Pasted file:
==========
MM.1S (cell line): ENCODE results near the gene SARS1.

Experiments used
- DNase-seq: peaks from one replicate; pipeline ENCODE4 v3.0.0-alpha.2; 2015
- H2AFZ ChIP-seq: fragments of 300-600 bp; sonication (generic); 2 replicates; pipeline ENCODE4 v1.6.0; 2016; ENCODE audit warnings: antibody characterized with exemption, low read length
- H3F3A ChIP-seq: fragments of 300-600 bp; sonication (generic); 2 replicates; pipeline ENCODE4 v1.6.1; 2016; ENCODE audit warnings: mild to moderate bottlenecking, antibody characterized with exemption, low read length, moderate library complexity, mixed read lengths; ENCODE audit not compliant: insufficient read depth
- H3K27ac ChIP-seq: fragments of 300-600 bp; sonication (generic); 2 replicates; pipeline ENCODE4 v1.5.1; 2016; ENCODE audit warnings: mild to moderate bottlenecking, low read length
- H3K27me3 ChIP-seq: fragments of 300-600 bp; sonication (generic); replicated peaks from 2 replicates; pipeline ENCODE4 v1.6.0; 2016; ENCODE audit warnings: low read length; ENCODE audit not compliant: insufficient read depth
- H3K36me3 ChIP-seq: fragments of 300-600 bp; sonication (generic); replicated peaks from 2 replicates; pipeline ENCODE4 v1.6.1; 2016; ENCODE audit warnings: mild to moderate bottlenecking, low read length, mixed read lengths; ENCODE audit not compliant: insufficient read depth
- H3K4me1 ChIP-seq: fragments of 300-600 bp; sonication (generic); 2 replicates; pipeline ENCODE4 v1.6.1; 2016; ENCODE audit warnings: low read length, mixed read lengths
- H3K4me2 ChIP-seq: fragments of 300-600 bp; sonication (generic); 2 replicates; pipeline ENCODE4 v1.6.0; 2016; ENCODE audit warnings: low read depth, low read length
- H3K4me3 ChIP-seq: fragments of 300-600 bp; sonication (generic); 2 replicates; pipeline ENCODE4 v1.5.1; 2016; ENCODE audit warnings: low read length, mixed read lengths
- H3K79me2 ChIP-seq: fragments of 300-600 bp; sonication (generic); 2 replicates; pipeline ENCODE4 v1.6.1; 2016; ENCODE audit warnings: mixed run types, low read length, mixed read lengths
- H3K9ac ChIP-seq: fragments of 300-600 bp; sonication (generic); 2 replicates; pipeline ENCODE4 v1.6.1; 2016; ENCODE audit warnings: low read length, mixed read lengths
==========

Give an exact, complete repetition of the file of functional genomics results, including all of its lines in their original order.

MM.1S (cell line): ENCODE results near the gene SARS1.

Experiments used
- DNase-seq: peaks from one replicate; pipeline ENCODE4 v3.0.0-alpha.2; 2015
- H2AFZ ChIP-seq: fragments of 300-600 bp; sonication (generic); 2 replicates; pipeline ENCODE4 v1.6.0; 2016; ENCODE audit warnings: antibody characterized with exemption, low read length
- H3F3A ChIP-seq: fragments of 300-600 bp; sonication (generic); 2 replicates; pipeline ENCODE4 v1.6.1; 2016; ENCODE audit warnings: mild to moderate bottlenecking, antibody characterized with exemption, low read length, moderate library complexity, mixed read lengths; ENCODE audit not compliant: insufficient read depth
- H3K27ac ChIP-seq: fragments of 300-600 bp; sonication (generic); 2 replicates; pipeline ENCODE4 v1.5.1; 2016; ENCODE audit warnings: mild to moderate bottlenecking, low read length
- H3K27me3 ChIP-seq: fragments of 300-600 bp; sonication (generic); replicated peaks from 2 replicates; pipeline ENCODE4 v1.6.0; 2016; ENCODE audit warnings: low read length; ENCODE audit not compliant: insufficient read depth
- H3K36me3 ChIP-seq: fragments of 300-600 bp; sonication (generic); replicated peaks from 2 replicates; pipeline ENCODE4 v1.6.1; 2016; ENCODE audit warnings: mild to moderate bottlenecking, low read length, mixed read lengths; ENCODE audit not compliant: insufficient read depth
- H3K4me1 ChIP-seq: fragments of 300-600 bp; sonication (generic); 2 replicates; pipeline ENCODE4 v1.6.1; 2016; ENCODE audit warnings: low read length, mixed read lengths
- H3K4me2 ChIP-seq: fragments of 300-600 bp; sonication (generic); 2 replicates; pipeline ENCODE4 v1.6.0; 2016; ENCODE audit warnings: low read depth, low read length
- H3K4me3 ChIP-seq: fragments of 300-600 bp; sonication (generic); 2 replicates; pipeline ENCODE4 v1.5.1; 2016; ENCODE audit warnings: low read length, mixed read lengths
- H3K79me2 ChIP-seq: fragments of 300-600 bp; sonication (generic); 2 replicates; pipeline ENCODE4 v1.6.1; 2016; ENCODE audit warnings: mixed run types, low read length, mixed read lengths
- H3K9ac ChIP-seq: fragments of 300-600 bp; sonication (generic); 2 replicates; pipeline ENCODE4 v1.6.1; 2016; ENCODE audit warnings: low read length, mixed read lengths